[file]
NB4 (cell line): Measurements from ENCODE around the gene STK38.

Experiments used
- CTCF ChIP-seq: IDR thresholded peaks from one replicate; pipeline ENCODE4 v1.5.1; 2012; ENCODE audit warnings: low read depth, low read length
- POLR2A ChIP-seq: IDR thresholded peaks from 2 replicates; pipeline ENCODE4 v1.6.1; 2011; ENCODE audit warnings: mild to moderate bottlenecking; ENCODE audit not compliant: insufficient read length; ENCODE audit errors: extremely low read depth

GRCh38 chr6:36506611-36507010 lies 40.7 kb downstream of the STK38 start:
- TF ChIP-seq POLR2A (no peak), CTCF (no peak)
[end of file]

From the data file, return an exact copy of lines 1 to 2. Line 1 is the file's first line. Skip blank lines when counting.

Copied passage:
NB4 (cell line): Measurements from ENCODE around the gene STK38.

Experiments used